Samples 2018 from the tank (Fermentation still going on)
Motivated as we are, Emmanuel tells me that we could taste the 2018, even if the alcoholic fermentation is still on its way. The idea is to see the difference of vintage, which is already very easy to spot, according to him. What is interesting in 2018 is the specificity of the vintage in terms of climate. It was extremely hot and dry in summer (after a very wet spring). The result is quite striking. The wines feels almost like they come from southern France. Of course, acidity is low ans alcohol rather high but mostly it is the aromatics that shows uncommon characteristics. These wines remind me of Californian or Australian Pinot Noir. This will be very interesting to follow as the winemaking process goes on. For sure, they will end up in a very different place as 2017.
Back at the Château de Pommard for bottle tasting.
Unfortunately when we emerge from the cellar, it is already pretty late and we have only a few minutes left to taste something from the bottle. We rush back to the Château and Emmanuel grabs a handful of bottles. One white and three reds. Since we are in a hurry and I start to be quite tired, my notes will be even shorter.
Ladoix les Gréchons 2014 (white)
The smell is deliciously delicate. The fruit is very intense, oak aging felt but really like the glazing on top. However delicate is the wine, the structure is powerful. Very good acidity, great persistence, fruity and mouth watering. This is clearly a superb wine, though I suspect it being already opened for a while. This terroir seems absolutely perfect… Excellent.
As a conclusion to this fantastic trip, we are going to taste three vintages of Clos Marey Monge, the main wine of the Château (their iconic wine being the single vineyard Simone, that I could not taste this time, because of the lack of it!). Once again, we are not tasting in specific wine glasses, so you can imagine the reserve of potential.
Château de Pommard Clos Marey Monge 2016, 2012, 2011
Clos Marey Monge 2016 packs loads of energy. Very intense in the nose and the mouth. The balance is perfect, with a wonderful fruitiness. We mostly find red berries with a spicy development. Structure is fantastic and tannins are soft, thin and delicate. It is still in its prime youth and it needs time but it is undoubtedly delicious. Not a hint of oak. Excellent.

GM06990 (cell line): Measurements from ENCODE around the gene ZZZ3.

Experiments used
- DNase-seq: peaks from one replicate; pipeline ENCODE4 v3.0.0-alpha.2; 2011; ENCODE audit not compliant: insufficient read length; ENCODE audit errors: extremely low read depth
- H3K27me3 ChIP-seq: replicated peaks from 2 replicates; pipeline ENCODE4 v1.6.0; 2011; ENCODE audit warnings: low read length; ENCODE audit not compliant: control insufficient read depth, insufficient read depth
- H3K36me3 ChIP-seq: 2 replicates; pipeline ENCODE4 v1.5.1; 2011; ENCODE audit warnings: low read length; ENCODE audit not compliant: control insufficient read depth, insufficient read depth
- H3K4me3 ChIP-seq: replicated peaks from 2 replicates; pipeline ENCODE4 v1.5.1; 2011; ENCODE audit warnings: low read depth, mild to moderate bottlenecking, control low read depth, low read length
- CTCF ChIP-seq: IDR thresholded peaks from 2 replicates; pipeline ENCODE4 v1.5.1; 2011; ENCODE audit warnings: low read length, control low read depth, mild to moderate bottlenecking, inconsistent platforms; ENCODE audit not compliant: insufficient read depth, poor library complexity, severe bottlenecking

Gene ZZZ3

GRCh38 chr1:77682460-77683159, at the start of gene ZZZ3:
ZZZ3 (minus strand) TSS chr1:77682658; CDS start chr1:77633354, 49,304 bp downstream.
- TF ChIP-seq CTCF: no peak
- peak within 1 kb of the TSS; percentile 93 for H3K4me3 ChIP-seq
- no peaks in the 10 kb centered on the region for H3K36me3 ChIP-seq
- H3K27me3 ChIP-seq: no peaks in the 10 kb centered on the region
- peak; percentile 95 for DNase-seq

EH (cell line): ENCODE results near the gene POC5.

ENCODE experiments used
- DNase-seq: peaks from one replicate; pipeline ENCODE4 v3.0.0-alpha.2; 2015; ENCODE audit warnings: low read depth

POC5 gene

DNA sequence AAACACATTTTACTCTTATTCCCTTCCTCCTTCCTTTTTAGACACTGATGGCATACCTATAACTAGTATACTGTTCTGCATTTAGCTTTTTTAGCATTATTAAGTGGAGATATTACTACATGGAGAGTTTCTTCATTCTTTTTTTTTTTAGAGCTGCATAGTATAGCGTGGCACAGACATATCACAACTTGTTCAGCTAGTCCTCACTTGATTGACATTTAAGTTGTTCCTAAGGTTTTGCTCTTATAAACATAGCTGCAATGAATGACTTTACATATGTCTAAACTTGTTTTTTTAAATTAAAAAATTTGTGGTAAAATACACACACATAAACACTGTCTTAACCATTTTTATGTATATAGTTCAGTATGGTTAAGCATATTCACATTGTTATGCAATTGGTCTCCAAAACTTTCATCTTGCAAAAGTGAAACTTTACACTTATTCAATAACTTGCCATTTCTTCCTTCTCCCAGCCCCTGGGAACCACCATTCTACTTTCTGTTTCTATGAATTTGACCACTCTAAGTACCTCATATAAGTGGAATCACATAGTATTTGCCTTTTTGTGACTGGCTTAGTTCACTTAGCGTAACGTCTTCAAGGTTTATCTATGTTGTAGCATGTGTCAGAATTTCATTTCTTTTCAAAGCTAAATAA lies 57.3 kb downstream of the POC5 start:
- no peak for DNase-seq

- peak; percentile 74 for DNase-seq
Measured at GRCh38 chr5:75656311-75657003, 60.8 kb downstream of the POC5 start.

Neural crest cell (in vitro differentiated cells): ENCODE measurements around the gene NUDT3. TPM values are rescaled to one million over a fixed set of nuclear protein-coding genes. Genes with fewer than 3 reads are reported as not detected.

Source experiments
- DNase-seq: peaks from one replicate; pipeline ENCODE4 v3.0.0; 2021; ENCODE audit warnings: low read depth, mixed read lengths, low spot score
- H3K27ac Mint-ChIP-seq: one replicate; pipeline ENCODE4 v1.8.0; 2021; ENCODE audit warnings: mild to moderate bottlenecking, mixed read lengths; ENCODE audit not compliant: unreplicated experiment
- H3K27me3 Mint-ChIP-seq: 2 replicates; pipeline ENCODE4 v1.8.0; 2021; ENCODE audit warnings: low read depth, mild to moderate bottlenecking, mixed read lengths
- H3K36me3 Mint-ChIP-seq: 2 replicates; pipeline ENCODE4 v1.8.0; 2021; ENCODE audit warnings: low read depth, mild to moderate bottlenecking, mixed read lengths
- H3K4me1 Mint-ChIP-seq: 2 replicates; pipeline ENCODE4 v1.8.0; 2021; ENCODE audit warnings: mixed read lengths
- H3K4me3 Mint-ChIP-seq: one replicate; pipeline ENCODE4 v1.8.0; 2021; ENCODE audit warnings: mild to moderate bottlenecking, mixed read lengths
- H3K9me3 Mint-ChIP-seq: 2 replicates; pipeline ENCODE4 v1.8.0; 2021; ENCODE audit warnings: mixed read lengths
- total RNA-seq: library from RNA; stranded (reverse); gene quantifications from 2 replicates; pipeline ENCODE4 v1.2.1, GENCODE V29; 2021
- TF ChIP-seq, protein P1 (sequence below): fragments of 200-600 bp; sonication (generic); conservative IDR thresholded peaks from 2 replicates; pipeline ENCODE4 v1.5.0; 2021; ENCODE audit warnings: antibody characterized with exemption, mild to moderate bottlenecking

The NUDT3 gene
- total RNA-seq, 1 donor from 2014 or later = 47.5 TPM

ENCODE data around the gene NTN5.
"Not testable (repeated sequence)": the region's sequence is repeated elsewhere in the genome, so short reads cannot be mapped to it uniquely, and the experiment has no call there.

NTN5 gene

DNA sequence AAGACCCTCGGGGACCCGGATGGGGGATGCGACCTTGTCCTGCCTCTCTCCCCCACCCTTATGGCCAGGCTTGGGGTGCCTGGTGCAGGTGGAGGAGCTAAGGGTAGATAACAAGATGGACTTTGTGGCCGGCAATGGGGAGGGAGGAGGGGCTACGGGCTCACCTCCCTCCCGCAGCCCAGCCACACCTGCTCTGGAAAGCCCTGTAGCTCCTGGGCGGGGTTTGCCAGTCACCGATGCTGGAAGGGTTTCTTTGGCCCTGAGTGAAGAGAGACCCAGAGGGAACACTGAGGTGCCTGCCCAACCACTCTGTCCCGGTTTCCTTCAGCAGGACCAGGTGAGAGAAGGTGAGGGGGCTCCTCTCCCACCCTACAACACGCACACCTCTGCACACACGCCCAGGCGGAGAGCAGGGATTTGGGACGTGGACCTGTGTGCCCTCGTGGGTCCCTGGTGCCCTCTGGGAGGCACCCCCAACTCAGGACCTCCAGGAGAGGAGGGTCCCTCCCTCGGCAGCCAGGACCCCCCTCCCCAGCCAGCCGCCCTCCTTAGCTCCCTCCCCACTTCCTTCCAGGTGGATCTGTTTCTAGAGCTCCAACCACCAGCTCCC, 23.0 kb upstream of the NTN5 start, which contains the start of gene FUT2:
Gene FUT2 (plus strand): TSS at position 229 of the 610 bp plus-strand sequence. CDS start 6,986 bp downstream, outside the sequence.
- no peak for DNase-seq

Clos Marey Monge 2012 is the more firm of all. Also, it is the less expressive, which is logical, not being old enough but not young anymore. If the smell is quite discrete, the texture in the mouth is impressive and shows the potential and the quality of the vintage. It shows clear connections with 2016. Definitely a great wine in the future. Balance is again excellent and there is no hint of oak. Excellent.
And as a final wine:
Clos Marey Monge 2011… is surprisingly open. This is a fantastic way to warp up the tasting. This is very expressive, elegant, rich, displaying the very characteristics of a great ready to drink Pinot. It shows very nice and complex nose, dominated by the dark berries that I have found in Simone 2017. The idea that this wine is a plain village is ludicrous. This is one of the best Pommard I have ever tasted, worth many a 1er Cru. I have rarely encountered such plenitude and perfection in any thing but a grand cru. The connection to an Echézeaux is not without sense… what is very surprising is how much elegance is packed here, this differs greatly from the usual roughness expected from a Pommard. This wine delivers so much more and with such sensuality that I can’t say better. Exceptional.
As a conclusion
And there finishes eventually five hours of tasting. With 10 years of delay, I have been able to fullfil my promise to come and taste the wines of Château de Pommard. And what a tasting it has been!
The wines from the Clos are absolutely stunning, among the very best of Burgundy. From the regional to the Simone, everything is excellent or even better. Considering the limited comparison I could draw from the tasting of the wines from négoce, it seems to me that it is not just genius from Emmanuel Sala. Sure, he is a fantastic winemaker but the quality and specificity of Clos Marey Monge shines through. This shows the limit of the traditional classification of Burgundy. A reevaluation of the terroir from Château de Pommard is under way, and we can only wish them to get to the highest level. It seems to me that everybody in Pommard would benefit from the reevaluation to 1er Cru of the Château de Pommard but jealousy can be ridiculously powerful. It is however self evident that the whole appellation would benefit from the reevaluation of these 20 hectares into 1er Cru.
If you ever visit, don’t hesitate to go there. The team is incredibly professional and the wines are superb. Sure, prices are a bit high, but I don’t think Burgundy has anything to offer yet in the bargain category. In term of quality, the Château is in line with the wines of the same level in the region.
More information on the webpage of the Château de Pommard: https://chateaudepommard.com/fr
This post is also available in: French